If you’ve got a car from this century that you use a lot, hopefully, you’ll be a lot more comfortable with E10. There really is nothing for you to worry about. For classic owners, or for cars that aren’t used frequently, it’s not so rosy. The default solution, use premium fuel which remains at just 5% ethanol, isn’t the magic answer you might hope for: “The issues previously mentioned regarding potentially damaging effects to fuel lines in particular, and other components generally, should still give the classic driver cause for concern. Even at the lower 5% ethanol content of E5, there is still ethanol in the fuel, albeit at a lesser concentration.” Says the Castrol Classic team, adding: “Still, we would normally recommend running classic vehicles on super unleaded anyway, as the higher octane will be beneficial to performance.”

For classics and cars that only come out in the summer, the best way to counter the negative effects of ethanol-blend fuels, whether it’s E5 or E10, is an additive. “Petrol additives are designed to counter the harmful effects that modern fuels can have on components in older vehicles. By using an additive that stabilises the ethanol, you mitigate the risk of damage” the aces at Castrol Classic say.

What’s the best thing to do, regardless of cost? What if you want the ultimate protection? You care for your car, service it regularly, treat it to all sorts of cleaning potions; you want to use the best thing in the fuel tank too. The Millers Oils team says: “The ideal situation would be E10 fuel treated with EPS and Petrol Power Ecomax.” Its own set of additives. “When EPS is used, it will negate the harmful effects of ethanol corrosion. So, essentially, using an additive will be far more cost-effective pence-per-litre than using a super unleaded fuel, which would still contain a percentage ethanol.”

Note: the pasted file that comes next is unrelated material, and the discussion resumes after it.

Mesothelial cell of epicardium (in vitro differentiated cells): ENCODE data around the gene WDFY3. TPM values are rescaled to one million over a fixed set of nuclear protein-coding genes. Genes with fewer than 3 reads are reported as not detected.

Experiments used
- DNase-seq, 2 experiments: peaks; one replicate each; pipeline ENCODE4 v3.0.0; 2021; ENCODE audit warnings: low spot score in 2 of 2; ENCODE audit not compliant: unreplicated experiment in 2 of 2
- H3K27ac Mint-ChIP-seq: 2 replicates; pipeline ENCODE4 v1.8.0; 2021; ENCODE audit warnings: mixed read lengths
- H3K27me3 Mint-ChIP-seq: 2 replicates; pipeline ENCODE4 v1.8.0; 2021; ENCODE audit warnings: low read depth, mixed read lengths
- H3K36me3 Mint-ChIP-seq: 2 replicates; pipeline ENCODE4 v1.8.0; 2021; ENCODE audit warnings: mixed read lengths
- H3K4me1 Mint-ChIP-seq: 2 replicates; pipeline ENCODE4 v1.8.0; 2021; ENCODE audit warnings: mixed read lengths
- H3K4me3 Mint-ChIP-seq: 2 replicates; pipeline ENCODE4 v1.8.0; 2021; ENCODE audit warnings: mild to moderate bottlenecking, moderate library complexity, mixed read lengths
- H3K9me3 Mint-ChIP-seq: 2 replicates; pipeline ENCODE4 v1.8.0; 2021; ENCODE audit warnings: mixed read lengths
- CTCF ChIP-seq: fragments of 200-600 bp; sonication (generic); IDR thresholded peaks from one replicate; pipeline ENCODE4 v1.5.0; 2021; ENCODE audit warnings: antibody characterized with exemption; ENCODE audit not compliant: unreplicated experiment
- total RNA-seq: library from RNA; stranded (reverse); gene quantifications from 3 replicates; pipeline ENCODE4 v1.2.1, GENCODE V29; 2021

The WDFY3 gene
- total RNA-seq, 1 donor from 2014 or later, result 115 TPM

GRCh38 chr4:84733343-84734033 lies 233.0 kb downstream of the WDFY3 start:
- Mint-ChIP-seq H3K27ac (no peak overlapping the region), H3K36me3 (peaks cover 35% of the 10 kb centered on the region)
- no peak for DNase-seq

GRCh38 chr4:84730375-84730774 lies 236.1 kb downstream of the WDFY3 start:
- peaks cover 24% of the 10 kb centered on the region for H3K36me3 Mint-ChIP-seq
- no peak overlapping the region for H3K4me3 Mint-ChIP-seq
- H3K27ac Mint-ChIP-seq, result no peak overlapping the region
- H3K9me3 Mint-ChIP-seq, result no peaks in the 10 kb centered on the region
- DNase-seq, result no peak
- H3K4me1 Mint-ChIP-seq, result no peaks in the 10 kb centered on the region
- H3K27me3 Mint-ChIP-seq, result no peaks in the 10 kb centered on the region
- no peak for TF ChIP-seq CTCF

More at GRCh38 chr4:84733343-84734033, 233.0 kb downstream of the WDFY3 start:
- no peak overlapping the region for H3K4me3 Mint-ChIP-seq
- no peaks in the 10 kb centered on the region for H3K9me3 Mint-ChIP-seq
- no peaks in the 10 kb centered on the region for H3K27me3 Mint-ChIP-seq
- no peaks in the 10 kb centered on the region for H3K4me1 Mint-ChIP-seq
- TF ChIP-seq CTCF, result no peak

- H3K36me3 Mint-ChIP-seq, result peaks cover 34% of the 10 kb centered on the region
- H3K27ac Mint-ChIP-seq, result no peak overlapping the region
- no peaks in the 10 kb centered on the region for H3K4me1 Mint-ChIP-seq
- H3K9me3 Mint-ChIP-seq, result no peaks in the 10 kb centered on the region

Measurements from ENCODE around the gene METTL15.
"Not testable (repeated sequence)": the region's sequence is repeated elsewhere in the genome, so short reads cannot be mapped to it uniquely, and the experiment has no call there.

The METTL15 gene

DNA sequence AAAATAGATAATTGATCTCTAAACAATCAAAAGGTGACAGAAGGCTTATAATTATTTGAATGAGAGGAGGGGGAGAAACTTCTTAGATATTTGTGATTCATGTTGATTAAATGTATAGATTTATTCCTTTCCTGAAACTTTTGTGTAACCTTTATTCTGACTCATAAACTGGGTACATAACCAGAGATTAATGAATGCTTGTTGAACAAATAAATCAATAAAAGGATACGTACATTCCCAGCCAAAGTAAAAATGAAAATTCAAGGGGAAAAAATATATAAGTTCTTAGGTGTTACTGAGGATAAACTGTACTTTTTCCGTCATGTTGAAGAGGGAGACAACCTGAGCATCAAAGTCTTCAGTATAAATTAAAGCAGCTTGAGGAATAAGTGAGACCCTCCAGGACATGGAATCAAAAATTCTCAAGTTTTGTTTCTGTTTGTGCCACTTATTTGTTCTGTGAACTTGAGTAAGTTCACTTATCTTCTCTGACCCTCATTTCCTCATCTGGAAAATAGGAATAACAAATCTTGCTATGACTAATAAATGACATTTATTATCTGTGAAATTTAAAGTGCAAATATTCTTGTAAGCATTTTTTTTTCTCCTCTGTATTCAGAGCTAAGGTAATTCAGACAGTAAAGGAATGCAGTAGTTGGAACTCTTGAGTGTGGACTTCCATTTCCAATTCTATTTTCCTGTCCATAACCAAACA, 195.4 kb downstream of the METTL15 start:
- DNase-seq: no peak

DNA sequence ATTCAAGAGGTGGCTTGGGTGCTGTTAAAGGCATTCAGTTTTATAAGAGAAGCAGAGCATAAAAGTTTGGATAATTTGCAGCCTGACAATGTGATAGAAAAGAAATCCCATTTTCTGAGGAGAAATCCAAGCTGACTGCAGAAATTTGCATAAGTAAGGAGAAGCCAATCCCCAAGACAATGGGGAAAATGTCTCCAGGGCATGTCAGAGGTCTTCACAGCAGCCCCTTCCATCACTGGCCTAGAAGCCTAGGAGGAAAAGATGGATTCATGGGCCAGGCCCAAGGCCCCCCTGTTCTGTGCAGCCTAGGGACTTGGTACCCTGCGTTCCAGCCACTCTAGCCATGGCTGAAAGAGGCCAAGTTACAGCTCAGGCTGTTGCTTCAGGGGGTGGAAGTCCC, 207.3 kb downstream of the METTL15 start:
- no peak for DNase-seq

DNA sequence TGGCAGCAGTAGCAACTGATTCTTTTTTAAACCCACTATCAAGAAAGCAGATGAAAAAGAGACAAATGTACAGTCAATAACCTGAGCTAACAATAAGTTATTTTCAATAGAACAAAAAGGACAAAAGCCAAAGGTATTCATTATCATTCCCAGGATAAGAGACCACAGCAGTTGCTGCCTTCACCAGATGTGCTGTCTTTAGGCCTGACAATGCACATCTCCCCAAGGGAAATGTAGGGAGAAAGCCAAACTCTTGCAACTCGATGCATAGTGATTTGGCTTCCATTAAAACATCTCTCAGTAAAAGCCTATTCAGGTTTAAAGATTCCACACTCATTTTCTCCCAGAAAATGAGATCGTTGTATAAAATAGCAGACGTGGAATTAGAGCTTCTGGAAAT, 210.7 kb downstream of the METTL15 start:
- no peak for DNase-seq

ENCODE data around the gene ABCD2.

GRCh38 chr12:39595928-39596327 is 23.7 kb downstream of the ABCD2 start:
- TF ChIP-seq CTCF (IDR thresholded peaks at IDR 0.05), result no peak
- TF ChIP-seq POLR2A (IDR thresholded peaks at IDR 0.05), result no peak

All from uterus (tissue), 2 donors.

The team at Castrol Classic’s opinion is slightly different, with a preference for their own products, naturally: “Super unleaded with Classic Valvemaster Plus will give you optimum performance alongside optimum protection. It is suitable for all vehicles that do not have a catalytic converter and, as well as stabilising ethanol, it will provide protection against valve seat recession, improve fuel economy and performance, keep your fuel system clean, and prevent corrosion. Valvemaster Plus also gives an increase in fuel economy that will counteract the effect of E10.”

The ideal solution, as ever, requires more money to be spent. It looks like a fuel additive can be added to the long list of car care products we already fork out for. In fact, because we’ve been using E5 petrol for years, something to counter the detrimental effects of ethanol in our tanks should have been there alongside battery conditioners, car covers and tyre savers, items we’ve lavished on our cars happily, a while ago. If there’s one benefit to the introduction of E10, it’s that it has highlighted just what a nuisance ethanol is in classic and modern cars that are used only occasionally. Thankfully there’s a solution in these additives. Yes, it involves spending money. And no, it’s hardly as sexy as new wheels, hot cams or racy suspension, but if there’s one thing we’re expert at, it’s spending cash on our cars.